William C. Sanderson Ph.D.

Our Evolutionary Selves

We Live in a Zoo!

How our unnatural living environment creates all types of problems.

Posted Jun 26, 2017

Humans live in a zoo.  Well, most of them anyway, the exception being those who continue to live in hunter-gatherer societies.  Picture an animal in a zoo.  Whether it be in a cage or some type of artificial habitat it is not living in the environment that its unique nature was adapted for.  Would you expect this animal to display optimal physical, behavioral, and emotional functioning?  No!  It may live longer because it is not faced with challenges posed by predators and finding food.  But it is not living to satisfy its true nature -- that what is designed for.  So it seems perfectly reasonable to assume the same is true for humans if we live in a zoo as well?   We’re safer and we live longer than those who lived in the evolutionary environment.  But emotionally, and physically, we may be worse off. Read on...

Several years ago, after a snowstorm, I was throwing potato chips outside for the squirrels.  As I was doing so my wife stated “Don’t throw those outside -- the squirrels will get sick!”  I agreed with what she said and stopped doing so.  And then it struck me -- how could this food be acceptable for me to eat but not for the squirrels!? After all, this was in my food cabinet.  Why was it so obvious to me that squirrels should be eating “ecologically relevant” foods (that is, those things they consumed throughout their evolutionary history and can acquire in their natural environment) -- but I do not have the same expectation for humans!  The fact is much of the food that is consumed by humans are far from ecologically valid foods.  And therefore it is no surprise that many problems and illnesses that humans face are a function of our diet that is incompatible with our evolutionary history (e.g., processed sugar, excessive salt, unnatural fats, etc.)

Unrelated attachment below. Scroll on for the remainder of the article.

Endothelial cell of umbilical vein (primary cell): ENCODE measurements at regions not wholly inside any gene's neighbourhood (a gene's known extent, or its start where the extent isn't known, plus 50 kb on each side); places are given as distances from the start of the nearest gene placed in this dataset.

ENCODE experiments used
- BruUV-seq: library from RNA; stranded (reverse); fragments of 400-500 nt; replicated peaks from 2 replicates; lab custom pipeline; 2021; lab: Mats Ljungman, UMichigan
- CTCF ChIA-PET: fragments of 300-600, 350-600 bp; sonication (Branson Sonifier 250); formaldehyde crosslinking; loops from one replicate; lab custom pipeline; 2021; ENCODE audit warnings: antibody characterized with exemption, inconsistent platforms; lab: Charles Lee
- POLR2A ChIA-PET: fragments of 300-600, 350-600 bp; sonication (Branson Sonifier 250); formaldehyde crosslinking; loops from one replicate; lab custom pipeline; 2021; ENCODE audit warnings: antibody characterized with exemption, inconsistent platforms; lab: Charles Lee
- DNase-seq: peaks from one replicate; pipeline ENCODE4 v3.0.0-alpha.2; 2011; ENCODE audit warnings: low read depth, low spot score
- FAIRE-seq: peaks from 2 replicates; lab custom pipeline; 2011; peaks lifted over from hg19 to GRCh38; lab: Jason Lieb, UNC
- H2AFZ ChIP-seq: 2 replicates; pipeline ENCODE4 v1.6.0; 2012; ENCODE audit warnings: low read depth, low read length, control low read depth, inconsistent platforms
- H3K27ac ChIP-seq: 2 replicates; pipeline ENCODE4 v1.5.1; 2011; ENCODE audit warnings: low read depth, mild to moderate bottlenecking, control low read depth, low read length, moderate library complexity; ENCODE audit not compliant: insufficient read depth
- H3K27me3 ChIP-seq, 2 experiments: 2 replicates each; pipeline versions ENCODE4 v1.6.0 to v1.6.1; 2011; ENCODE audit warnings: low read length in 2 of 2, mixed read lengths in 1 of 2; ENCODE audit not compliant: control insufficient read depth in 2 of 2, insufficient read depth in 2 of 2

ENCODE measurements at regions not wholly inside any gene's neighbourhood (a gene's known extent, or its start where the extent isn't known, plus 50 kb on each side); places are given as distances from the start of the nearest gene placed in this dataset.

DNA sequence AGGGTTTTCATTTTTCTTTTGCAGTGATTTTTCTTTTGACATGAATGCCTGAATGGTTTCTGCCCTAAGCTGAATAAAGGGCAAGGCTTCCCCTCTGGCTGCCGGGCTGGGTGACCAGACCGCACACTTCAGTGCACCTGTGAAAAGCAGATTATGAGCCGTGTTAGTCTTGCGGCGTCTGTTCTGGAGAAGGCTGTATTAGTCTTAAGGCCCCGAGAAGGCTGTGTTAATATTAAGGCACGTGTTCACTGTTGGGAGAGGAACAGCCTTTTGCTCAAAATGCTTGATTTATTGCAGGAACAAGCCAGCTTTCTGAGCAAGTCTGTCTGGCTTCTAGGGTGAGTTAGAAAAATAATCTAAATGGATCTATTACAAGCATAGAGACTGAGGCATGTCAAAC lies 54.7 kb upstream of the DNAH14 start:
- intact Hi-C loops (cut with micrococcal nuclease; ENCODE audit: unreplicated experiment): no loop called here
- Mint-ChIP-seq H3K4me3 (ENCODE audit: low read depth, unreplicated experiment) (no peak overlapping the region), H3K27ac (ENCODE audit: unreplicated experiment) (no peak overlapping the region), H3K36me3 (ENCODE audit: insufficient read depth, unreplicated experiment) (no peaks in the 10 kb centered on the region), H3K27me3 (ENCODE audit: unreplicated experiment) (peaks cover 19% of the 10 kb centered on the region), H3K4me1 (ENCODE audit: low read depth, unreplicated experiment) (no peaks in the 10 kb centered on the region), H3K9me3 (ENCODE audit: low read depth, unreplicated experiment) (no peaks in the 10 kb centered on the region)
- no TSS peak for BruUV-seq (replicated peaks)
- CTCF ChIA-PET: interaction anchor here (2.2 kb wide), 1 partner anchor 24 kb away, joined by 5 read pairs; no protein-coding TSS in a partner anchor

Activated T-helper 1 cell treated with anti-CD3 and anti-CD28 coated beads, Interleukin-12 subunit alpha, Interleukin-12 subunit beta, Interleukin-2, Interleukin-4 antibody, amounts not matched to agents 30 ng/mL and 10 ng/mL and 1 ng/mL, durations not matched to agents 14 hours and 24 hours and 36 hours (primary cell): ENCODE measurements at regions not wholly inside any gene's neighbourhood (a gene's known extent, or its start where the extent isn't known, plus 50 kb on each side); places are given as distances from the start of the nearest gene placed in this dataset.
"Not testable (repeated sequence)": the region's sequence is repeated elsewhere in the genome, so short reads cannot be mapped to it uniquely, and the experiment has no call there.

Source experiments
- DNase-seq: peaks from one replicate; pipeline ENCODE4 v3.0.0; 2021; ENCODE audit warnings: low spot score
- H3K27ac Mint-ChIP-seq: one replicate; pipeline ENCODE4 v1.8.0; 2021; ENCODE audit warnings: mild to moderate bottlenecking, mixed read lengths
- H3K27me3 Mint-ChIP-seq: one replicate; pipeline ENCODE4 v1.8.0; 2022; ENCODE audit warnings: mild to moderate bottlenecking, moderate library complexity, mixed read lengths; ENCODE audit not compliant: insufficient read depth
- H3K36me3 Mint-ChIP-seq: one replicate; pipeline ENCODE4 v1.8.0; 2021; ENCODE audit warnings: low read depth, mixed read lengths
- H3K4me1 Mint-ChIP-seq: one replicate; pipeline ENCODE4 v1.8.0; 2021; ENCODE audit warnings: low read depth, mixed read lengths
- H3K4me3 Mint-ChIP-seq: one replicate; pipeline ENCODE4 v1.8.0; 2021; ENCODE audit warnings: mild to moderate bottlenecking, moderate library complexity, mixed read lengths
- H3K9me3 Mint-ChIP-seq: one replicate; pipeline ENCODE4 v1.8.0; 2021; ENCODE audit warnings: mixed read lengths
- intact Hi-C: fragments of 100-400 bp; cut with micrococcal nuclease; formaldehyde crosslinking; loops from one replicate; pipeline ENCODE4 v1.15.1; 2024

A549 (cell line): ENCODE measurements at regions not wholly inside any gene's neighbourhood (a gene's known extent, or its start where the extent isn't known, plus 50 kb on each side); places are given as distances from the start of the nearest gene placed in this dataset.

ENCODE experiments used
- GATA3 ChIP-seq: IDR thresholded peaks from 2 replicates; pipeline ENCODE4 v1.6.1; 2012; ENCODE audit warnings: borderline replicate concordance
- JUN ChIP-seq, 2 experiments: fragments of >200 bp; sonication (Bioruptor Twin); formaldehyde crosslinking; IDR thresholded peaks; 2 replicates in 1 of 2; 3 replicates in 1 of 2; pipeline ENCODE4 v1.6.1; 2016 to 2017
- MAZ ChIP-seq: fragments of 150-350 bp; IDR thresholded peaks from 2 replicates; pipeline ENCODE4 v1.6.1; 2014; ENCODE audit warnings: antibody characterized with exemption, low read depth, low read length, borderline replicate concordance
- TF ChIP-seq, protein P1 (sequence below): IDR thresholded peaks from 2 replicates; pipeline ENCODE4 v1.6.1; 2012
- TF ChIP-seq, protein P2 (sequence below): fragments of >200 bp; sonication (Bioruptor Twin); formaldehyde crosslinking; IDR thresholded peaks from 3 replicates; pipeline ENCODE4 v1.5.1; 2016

This reflects the essence of what I believe is perhaps the most important and practical consideration of evolutionary theory -- not just for our physical health -- but for our psychological health as well: the mismatch between the environment humans evolved in (i.e., the ancestral environment) and the one we currently exist in.  In fact, the environment we have evolved in (quite different than the one we are living in) is the one that our brain is best prepared to function in.  For 99.9% of human’s evolutionary history, we lived as hunter-gatherers in small groups of people (similar to some societies that exist today), concerned predominantly with issues related to our survival (e.g., finding food, avoiding predators and contaminants).  That’s what our brain is built for.  And being involved in day to day survival is certainly a meaningful activity (our evolutionary ancestors were not reading self-help books on how to find meaning in life).

Photo by Patrice Letarnec, used with permission
Source: Photo by Patrice Letarnec, used with permission

So that is where my “we live in a zoo” metaphor comes from.  Consider a tiger plucked from its natural environment -- (the one similar to its ancestors evolutionary history) and placed in a zoo.  While there may be some resemblance of the two environments, the size (significantly smaller), food sources (given food rather than hunting), socialization (perhaps living in greater proximity with other tigers with the zoo environment), ability to mate, etc., are likely to impact the tiger’s behavior and emotional state.  Ditto for humans.

Perhaps one of the most important contributions of evolutionary theory is examining how particular evolved psychological adaptations (EPA - see my previous column for an explanation of this concept) interact with an unprecedented rapidly changing environment.  Specifically, the current context in which we all function in is far from that which our mind was originally conceived for  (contrast living in a city/suburbs and the impact of technological advances, etc. versus a hunter-gatherer lifestyle).  This idea is known as mismatch theory which is a powerful framework that has significant implications for the rise in human suffering and psychopathology -- not to mention the increased prevalence of physical illnesses such as metabolic disorders, obesity, heart disease -- that we are observing in the present environment.  Indeed, despite all of our attempts and billions of dollars spent to decrease emotional

disorders and increase the population’s well-being in general every indicator suggests these problems (i.e., mental illness, general distress and dissatisfaction) are increasing -- see this article from the former Director of the National Institute of Mental Health!  

Thus the need to consider a reset.  And that is where the implications of evolutionary theory and in particular mismatch theory comes into play.  In future columns I will contemplate the implications of the rapid increase in technology -- especially the computer/internet and all of the associated features such as social media, constant access to information, videos, etc. --and how these influence the prehistoric brain and in particular our cognitive and emotion systems -- and our overall emotional functioning.  I will also discuss the ease of using extreme violence that is brought to us by technology (guns, conventional and nuclear bombs, drones) -- for which the human brain is clearly unprepared to manage without potential disastrous consequences.